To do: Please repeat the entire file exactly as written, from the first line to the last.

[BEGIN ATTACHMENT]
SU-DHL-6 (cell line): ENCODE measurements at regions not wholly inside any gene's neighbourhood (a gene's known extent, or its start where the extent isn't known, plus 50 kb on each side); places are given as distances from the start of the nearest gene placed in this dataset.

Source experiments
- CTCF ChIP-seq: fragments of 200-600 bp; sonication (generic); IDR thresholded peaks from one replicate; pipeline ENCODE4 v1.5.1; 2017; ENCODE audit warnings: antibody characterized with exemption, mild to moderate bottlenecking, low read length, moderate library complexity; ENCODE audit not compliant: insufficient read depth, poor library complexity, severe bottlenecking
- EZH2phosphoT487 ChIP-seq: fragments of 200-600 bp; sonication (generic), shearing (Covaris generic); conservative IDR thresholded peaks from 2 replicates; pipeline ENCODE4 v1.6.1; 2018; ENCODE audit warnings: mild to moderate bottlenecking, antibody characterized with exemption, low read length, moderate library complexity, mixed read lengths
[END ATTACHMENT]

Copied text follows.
SU-DHL-6 (cell line): ENCODE measurements at regions not wholly inside any gene's neighbourhood (a gene's known extent, or its start where the extent isn't known, plus 50 kb on each side); places are given as distances from the start of the nearest gene placed in this dataset.

Source experiments
- CTCF ChIP-seq: fragments of 200-600 bp; sonication (generic); IDR thresholded peaks from one replicate; pipeline ENCODE4 v1.5.1; 2017; ENCODE audit warnings: antibody characterized with exemption, mild to moderate bottlenecking, low read length, moderate library complexity; ENCODE audit not compliant: insufficient read depth, poor library complexity, severe bottlenecking
- EZH2phosphoT487 ChIP-seq: fragments of 200-600 bp; sonication (generic), shearing (Covaris generic); conservative IDR thresholded peaks from 2 replicates; pipeline ENCODE4 v1.6.1; 2018; ENCODE audit warnings: mild to moderate bottlenecking, antibody characterized with exemption, low read length, moderate library complexity, mixed read lengths